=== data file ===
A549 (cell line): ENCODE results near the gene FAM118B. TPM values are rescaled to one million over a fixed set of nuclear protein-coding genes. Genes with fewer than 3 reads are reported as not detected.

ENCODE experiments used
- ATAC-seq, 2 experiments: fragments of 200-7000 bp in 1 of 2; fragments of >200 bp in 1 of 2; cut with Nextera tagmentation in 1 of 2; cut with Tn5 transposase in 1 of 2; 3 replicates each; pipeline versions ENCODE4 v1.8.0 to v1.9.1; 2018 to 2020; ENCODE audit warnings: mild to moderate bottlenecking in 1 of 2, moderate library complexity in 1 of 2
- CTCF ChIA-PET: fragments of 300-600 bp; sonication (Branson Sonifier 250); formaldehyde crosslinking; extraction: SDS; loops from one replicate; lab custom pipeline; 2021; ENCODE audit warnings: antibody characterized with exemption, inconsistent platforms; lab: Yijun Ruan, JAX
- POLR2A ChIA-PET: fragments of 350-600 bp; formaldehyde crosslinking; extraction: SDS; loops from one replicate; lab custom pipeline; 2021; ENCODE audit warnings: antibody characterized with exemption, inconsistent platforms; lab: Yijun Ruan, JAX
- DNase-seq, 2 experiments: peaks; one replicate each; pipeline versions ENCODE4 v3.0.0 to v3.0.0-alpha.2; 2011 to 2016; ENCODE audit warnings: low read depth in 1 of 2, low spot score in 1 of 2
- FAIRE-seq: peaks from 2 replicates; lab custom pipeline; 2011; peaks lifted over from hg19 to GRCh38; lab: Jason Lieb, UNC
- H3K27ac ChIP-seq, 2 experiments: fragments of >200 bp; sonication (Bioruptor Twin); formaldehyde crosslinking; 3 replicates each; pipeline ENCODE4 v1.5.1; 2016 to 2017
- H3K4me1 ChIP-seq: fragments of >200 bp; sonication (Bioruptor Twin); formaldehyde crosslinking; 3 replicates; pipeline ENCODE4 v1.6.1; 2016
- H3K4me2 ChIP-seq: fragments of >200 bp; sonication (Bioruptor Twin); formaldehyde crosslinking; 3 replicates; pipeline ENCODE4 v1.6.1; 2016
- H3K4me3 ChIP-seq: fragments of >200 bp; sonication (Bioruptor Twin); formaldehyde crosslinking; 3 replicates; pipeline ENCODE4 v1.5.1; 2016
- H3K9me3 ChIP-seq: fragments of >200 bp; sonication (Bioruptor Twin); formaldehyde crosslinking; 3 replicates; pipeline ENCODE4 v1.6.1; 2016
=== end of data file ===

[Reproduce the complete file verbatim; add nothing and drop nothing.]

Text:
A549 (cell line): ENCODE results near the gene FAM118B. TPM values are rescaled to one million over a fixed set of nuclear protein-coding genes. Genes with fewer than 3 reads are reported as not detected.

ENCODE experiments used
- ATAC-seq, 2 experiments: fragments of 200-7000 bp in 1 of 2; fragments of >200 bp in 1 of 2; cut with Nextera tagmentation in 1 of 2; cut with Tn5 transposase in 1 of 2; 3 replicates each; pipeline versions ENCODE4 v1.8.0 to v1.9.1; 2018 to 2020; ENCODE audit warnings: mild to moderate bottlenecking in 1 of 2, moderate library complexity in 1 of 2
- CTCF ChIA-PET: fragments of 300-600 bp; sonication (Branson Sonifier 250); formaldehyde crosslinking; extraction: SDS; loops from one replicate; lab custom pipeline; 2021; ENCODE audit warnings: antibody characterized with exemption, inconsistent platforms; lab: Yijun Ruan, JAX
- POLR2A ChIA-PET: fragments of 350-600 bp; formaldehyde crosslinking; extraction: SDS; loops from one replicate; lab custom pipeline; 2021; ENCODE audit warnings: antibody characterized with exemption, inconsistent platforms; lab: Yijun Ruan, JAX
- DNase-seq, 2 experiments: peaks; one replicate each; pipeline versions ENCODE4 v3.0.0 to v3.0.0-alpha.2; 2011 to 2016; ENCODE audit warnings: low read depth in 1 of 2, low spot score in 1 of 2
- FAIRE-seq: peaks from 2 replicates; lab custom pipeline; 2011; peaks lifted over from hg19 to GRCh38; lab: Jason Lieb, UNC
- H3K27ac ChIP-seq, 2 experiments: fragments of >200 bp; sonication (Bioruptor Twin); formaldehyde crosslinking; 3 replicates each; pipeline ENCODE4 v1.5.1; 2016 to 2017
- H3K4me1 ChIP-seq: fragments of >200 bp; sonication (Bioruptor Twin); formaldehyde crosslinking; 3 replicates; pipeline ENCODE4 v1.6.1; 2016
- H3K4me2 ChIP-seq: fragments of >200 bp; sonication (Bioruptor Twin); formaldehyde crosslinking; 3 replicates; pipeline ENCODE4 v1.6.1; 2016
- H3K4me3 ChIP-seq: fragments of >200 bp; sonication (Bioruptor Twin); formaldehyde crosslinking; 3 replicates; pipeline ENCODE4 v1.5.1; 2016
- H3K9me3 ChIP-seq: fragments of >200 bp; sonication (Bioruptor Twin); formaldehyde crosslinking; 3 replicates; pipeline ENCODE4 v1.6.1; 2016